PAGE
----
1

I have a table with ~100M rows, all of which contain HSTORE fields. I am creating a view that will return (convert) the hstore column to key | value columns and also add a few fields for filtering.

id | hstore                         id  | user_key | user_value
--------------------------          --------------------------------
11 | "a" => "2", "b" => "z"   =>    10  | a        | 2
                               >    10  | b        | z

This view will be used by an export tool which knows sql, but doesn't grok hstore or json.

There are two reasonably nice solutions I have found, both using each, but I am curious if there are any drawbacks to one approach over the other, especially considering the desire to remove empty rows.

$1) using each

To filter rows without user data I would need to compare the underlying hstore to empty (user_data != '' :: hstore).

CREATE VIEW v1 AS
SELECT 
    t.id, 
    t.filterable_column,
    s.owner, 
    (each(t.user_data)).key, 
    (each(t.user_data)).value
FROM 
    public.hugetable AS t
        LEFT JOIN public.smalltable s ON s.id = t.s_id

$2) using lateral left join

In this case I can use an INNER join on the lateral to remove empty rows (rows with no user data). Seems cleaner.

CREATE VIEW v2 AS
SELECT 
    t.id, 
    t.filterable_column,
    s.owner, 
    u.key,
    u.value
FROM
    public.hugetable AS t
        LEFT JOIN LATERAL each(t.user_data) AS u ON TRUE
        LEFT JOIN public.smalltable s ON s.id = t.s_id

I can do explains on them, but I am not sure how to interepret since the difference seems small. Perhaps they are the same, essentially, or one is fundamentally worse than the other (more work, loops, or inefficent). I've no familiarity with each or lateral joins, but am reading up as I can.

1
  • select ... (each(t.user_data)).* ... shorter a bit. – Abelisto May 5 '17 at 11:09
1

Experimental approach

Tested on PostgreSQL 9.6.2, with out of the box configuration, on Mac OS X 10.12, with SSD as storage.

We create the small and huge tables (I call them s and t, for simplicity).

CREATE TABLE s
(
    s_id integer primary key,
    owner text
) ;

CREATE TABLE t
(
   t_id integer primary key,
   s_id integer REFERENCES s(s_id) ON UPDATE CASCADE ON DELETE RESTRICT,
   filterable_column integer,
   user_data hstore
) ;

I've assumed that t_id and s_id where primary keys of the respective tables (t and s) and that s_id references s(s_id). This setup creates proper indices.

We populate the tables with some data (2 M rows on t, to make timings a bit more reasonable; I've tested also with 1 M rows, comparisons continue to hold).

-- 19999 rows into s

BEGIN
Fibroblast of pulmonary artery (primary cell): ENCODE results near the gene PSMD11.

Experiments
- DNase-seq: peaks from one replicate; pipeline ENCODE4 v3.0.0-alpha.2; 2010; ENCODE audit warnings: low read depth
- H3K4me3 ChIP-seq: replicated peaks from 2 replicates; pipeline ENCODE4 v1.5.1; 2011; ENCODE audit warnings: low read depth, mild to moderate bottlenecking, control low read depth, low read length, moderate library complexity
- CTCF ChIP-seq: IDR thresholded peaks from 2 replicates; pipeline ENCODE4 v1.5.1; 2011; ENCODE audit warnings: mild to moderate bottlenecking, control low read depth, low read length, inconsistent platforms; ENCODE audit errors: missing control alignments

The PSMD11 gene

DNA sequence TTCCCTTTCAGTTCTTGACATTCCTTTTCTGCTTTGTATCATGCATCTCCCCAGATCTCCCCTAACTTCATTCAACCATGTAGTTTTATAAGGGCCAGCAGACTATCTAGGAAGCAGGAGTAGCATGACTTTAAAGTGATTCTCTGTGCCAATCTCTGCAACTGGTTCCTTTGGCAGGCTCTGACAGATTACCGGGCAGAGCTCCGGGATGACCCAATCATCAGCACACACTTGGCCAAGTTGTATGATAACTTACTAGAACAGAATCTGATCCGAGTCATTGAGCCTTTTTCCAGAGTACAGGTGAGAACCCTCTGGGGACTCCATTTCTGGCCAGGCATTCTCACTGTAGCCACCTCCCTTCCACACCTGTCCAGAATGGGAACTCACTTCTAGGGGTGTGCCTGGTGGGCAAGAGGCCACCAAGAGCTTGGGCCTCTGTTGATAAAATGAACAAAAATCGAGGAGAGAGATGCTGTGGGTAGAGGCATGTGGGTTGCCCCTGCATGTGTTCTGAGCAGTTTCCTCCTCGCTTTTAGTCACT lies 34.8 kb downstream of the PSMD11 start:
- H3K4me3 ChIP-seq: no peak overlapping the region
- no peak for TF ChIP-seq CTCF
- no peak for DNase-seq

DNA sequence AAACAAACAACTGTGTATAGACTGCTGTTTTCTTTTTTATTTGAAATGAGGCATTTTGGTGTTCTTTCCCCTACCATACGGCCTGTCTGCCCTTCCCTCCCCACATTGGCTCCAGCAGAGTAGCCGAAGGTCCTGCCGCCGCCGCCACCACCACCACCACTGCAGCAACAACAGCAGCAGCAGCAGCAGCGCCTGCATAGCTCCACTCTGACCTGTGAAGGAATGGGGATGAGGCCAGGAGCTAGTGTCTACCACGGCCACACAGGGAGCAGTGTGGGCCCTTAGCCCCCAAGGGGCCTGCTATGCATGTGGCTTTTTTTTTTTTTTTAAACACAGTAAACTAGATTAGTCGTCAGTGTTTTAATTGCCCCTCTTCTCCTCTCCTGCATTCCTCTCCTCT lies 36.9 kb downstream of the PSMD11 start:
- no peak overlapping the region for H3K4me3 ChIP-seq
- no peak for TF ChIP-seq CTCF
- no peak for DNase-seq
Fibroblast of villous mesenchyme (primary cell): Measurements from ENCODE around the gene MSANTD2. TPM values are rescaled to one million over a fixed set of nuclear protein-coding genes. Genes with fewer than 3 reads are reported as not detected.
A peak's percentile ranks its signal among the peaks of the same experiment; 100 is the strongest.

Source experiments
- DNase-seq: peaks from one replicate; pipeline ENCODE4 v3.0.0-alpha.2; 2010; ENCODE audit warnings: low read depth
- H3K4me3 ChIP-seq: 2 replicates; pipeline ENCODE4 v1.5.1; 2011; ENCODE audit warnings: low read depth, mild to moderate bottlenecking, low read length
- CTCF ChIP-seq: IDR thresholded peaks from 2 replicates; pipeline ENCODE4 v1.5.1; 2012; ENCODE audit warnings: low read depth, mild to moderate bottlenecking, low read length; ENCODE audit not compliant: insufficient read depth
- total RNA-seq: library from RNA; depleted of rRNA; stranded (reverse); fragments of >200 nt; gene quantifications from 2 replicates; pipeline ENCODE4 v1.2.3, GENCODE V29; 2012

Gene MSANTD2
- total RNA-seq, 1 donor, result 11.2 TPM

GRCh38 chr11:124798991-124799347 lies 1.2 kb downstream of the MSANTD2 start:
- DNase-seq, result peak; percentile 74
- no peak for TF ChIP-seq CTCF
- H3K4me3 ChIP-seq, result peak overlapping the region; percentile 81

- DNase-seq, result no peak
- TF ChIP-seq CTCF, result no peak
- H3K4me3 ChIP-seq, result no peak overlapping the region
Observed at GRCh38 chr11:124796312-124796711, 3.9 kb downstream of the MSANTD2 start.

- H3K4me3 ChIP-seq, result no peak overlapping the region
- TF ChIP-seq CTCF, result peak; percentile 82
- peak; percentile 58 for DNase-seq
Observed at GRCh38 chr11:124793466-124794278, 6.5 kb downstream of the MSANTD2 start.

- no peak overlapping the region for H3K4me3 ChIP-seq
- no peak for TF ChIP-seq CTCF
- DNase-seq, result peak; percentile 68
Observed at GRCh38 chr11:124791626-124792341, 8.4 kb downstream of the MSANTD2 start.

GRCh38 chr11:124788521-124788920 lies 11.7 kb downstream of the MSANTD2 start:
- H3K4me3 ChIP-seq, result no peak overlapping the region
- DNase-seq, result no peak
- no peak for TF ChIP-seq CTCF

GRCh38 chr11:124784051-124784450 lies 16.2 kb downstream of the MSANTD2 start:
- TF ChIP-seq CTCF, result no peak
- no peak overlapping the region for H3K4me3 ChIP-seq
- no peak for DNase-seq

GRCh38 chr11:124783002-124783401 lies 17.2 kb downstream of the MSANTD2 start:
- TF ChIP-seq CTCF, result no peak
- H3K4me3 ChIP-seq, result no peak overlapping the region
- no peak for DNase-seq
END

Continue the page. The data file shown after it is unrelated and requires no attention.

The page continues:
INSERT INTO
    s
    (s_id, owner)
SELECT
    s_id, 'owner' || s_id AS owner
FROM
    generate_series(1, 19999) s0(s_id) ;

-- 2 M rows into t
INSERT INTO
    t
    (t_id, s_id, filterable_column, user_data)
SELECT
    t_id, 
    (random()*19998+1)::integer AS s_id,
    (random()*19998+1)::integer AS filterable_column,
    ( 'a => ' || (random()*99+1)::integer || 
     ',b => ' || (random()*99+1)::integer)::hstore AS user_data
FROM
    generate_series(1, 2e6) AS s0(t_id) ;

We create now the two views:

CREATE VIEW v1 AS
SELECT 
    t.t_id, 
    t.filterable_column,
    s.owner, 
    (each(t.user_data)).key, 
    (each(t.user_data)).value
FROM 
    t
    LEFT JOIN s ON s.s_id = t.s_id ;

CREATE VIEW v2 AS
SELECT 
    t.t_id, 
    t.filterable_column,
    s.owner, 
    u.key,
    u.value
FROM
    t
    LEFT JOIN LATERAL each(t.user_data) AS u ON TRUE
    LEFT JOIN  s ON s.s_id = t.s_id ;

We perform a sanity check to make sure v1 and v2 give actually the same results:

-- Sanity check: are both views the same?
-- Check that the views are the same... 
SELECT
    (SELECT count(*) FROM
      (
        SELECT * FROM v1
        EXCEPT
        SELECT * FROM v2
      ) AS s0
    ) = 0 
    AND
    (SELECT count(*) FROM
      (
        SELECT * FROM v2
        EXCEPT
        SELECT * FROM v1
      ) AS s0
    ) = 0   AS v1_equals_v2 ;
-- Response: yes, they are

At this point, we compare how long does it take to read both views:

EXPLAIN ANALYZE
SELECT * FROM v1 ;

EXPLAIN ANALYZE
SELECT * FROM v2 ;

The execution plans and timings are this for v1, and this for v2. The timing for v1 is 18,857 s, and for v2 13,697. The ratio is, approximately 10:7. v2 performs better when you need to check all the data.

When you need to check for a range of values (for t_id):

EXPLAIN ANALYZE
SELECT * FROM v1
WHERE t_id BETWEEN 200000 and 210000 ;

You get this plan (v1), and this plan (v2). Timings are: 125 ms and 89 ms. Again, about a 10:7 ratio.

Conclusion

So, from a purely experimental point of view, I would use v2, it is about a 30% faster.

You can check all the tests (with less data) at rextester. (The difference in timings is much less when the number of data points is reduced.)

3
  • Just trying to wrap my head around rextester now. Wozers. And thank you for a really interesting comparison; its a shame there isn't a theory based reason, but experiment trumps that anyway :) Wonderful! – Andrew Backer May 8 '17 at 4:11
  • Sorry for not being able to theorize... but I really can't guess why PostgreSQL chooses the execution plans it uses. It always does it trying to minimize estimated execution cost... the problem being I can't figure out how it decides those costs in this case. – joanolo May 8 '17 at 6:28
  • No need to apologize :) If it was known I have no doubt you would have mentioned why; my tests showed no reason for the values I saw either. One is just more efficient, who knows why. Maybe its allocations or something simple like that. I'm just happy the "easier to read" version for me is faster :D – Andrew Backer May 9 '17 at 8:23

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